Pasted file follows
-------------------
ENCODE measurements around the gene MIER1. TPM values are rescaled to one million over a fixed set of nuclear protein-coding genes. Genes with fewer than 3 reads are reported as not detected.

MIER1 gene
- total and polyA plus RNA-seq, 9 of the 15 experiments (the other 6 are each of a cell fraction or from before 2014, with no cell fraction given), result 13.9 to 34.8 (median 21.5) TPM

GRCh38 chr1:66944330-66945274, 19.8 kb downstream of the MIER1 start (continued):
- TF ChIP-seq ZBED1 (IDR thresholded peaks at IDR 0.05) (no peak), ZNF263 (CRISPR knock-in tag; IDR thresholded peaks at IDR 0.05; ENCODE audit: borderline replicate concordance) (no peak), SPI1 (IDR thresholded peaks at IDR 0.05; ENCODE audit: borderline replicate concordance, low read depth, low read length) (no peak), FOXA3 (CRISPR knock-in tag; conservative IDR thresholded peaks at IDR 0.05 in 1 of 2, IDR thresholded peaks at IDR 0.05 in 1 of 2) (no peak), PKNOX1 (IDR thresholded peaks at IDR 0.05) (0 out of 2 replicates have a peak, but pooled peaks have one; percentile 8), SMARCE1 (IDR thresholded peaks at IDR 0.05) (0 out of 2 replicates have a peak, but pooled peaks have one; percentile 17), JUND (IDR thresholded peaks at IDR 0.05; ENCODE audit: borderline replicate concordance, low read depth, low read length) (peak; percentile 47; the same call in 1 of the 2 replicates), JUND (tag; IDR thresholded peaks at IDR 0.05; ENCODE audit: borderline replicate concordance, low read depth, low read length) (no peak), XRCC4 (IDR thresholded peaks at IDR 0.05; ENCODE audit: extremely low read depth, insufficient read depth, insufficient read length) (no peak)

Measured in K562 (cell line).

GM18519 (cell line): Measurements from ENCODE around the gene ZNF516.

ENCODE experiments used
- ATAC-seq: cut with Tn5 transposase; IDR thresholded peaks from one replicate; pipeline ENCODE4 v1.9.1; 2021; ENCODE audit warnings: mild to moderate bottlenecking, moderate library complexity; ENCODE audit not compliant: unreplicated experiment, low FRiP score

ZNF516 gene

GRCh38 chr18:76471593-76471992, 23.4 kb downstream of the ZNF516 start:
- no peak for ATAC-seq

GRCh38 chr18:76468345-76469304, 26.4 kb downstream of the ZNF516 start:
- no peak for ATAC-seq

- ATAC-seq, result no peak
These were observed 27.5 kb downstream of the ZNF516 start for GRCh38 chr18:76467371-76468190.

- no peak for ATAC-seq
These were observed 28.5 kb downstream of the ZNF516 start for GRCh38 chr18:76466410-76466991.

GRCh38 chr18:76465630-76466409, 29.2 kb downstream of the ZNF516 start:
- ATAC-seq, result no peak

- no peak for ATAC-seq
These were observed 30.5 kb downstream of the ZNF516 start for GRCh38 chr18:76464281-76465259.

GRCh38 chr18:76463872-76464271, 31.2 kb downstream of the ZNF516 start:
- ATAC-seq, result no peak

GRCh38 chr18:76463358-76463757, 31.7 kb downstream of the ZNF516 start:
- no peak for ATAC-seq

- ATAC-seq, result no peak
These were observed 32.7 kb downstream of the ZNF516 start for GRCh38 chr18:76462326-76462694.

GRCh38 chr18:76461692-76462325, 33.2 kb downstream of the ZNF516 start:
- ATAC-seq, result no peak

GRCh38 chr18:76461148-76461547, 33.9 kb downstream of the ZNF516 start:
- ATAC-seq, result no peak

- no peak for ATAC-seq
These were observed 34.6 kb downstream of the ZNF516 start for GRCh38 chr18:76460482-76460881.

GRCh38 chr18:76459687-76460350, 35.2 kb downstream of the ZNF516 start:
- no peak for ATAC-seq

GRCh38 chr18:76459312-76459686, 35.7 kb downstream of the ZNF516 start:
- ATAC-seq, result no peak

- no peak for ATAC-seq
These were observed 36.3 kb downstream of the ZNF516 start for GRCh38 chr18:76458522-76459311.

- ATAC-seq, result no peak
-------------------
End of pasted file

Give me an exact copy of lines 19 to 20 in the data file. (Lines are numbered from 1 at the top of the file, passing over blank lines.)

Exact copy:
GRCh38 chr18:76465630-76466409, 29.2 kb downstream of the ZNF516 start:
- ATAC-seq, result no peak